Dangerous humour – the silencing of cartoonists

Posted on August 31, 2011

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Syrian cartoonist Ali Ferzat has been badly beaten and had his hands broken after lampooning the Assad regime. Earlier this year his Libyan counterpart Kais al-Hilali was shot while caricaturing Qaddafi on a wall in Benghazi. Twenty-five years ago the Palestinian Naji al-Ali – creator of the character Handhala, child witness in the Palestinian refugee camps – was shot in the face in London and later died in hospital.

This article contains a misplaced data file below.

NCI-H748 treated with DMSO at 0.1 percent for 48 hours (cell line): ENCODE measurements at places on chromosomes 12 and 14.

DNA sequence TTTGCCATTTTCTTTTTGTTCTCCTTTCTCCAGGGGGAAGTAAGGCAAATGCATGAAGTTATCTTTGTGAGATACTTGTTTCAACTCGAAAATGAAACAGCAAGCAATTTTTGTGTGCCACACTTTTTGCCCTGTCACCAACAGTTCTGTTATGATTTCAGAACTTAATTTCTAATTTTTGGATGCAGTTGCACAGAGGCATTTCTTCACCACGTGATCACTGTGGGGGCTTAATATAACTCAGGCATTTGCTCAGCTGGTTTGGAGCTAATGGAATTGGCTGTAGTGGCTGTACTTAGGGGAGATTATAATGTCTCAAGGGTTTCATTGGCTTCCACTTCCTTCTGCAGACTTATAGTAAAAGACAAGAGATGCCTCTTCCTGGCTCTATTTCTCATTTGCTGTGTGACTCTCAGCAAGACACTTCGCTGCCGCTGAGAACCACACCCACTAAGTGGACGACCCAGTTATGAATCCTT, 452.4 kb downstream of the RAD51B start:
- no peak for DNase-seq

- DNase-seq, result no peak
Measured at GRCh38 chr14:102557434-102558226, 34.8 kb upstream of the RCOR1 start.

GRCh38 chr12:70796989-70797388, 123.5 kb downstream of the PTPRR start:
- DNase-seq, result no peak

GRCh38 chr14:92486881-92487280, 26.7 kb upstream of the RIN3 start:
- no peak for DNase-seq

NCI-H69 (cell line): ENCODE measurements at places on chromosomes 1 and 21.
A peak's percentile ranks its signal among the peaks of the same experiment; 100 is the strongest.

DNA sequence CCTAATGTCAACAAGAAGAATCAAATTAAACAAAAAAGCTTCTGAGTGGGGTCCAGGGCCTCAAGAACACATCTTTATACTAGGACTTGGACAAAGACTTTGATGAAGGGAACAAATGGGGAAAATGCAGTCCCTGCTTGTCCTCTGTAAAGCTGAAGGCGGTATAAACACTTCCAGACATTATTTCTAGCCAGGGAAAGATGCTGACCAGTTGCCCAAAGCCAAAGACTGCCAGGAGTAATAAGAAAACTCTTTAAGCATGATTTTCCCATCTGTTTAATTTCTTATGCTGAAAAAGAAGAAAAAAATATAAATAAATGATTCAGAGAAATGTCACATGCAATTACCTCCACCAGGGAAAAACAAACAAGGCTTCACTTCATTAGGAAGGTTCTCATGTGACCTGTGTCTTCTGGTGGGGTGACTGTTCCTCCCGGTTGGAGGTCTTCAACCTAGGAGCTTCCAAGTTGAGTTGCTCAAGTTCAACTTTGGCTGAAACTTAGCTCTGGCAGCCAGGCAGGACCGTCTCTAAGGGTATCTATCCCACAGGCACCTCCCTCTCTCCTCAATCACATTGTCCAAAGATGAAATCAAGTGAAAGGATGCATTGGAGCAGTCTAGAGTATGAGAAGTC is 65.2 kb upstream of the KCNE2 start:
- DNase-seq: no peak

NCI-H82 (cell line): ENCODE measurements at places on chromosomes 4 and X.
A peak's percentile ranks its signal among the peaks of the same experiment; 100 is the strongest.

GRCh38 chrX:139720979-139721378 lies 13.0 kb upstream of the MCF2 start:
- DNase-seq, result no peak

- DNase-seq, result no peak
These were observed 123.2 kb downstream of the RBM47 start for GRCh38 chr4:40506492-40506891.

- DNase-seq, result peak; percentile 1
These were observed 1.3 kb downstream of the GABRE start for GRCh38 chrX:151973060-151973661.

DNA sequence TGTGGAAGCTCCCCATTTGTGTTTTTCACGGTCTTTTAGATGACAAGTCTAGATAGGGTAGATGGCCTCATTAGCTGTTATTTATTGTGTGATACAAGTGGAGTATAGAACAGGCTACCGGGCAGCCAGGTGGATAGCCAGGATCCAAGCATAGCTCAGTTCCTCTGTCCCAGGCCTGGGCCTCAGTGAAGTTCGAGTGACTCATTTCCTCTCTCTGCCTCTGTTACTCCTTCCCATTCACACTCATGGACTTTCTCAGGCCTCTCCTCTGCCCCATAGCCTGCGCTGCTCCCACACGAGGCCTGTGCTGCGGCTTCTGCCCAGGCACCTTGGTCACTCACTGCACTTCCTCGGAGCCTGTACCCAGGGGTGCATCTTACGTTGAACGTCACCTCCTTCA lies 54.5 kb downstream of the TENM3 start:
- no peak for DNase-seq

Cartooning and caricaturing entail a highly sophisticated merging of political commentary, journalism and art going back centuries and found around the world. It seems obvious to say the work of Ali Ferzat, Kais al-Hilali and Naji al-Ali entail the use of humour to ridicule and so subvert power which is why they are feared. But as Nicholas Holm argues cartoons are not inherently subversive or trivializing. In an interesting review of the three main theories of humour he points out we have yet to properly explore the ‘possibilities and pitfalls of humour as a site of power’ or how it relates to politics. Isn’t it time attention was turned to this form of political communication?

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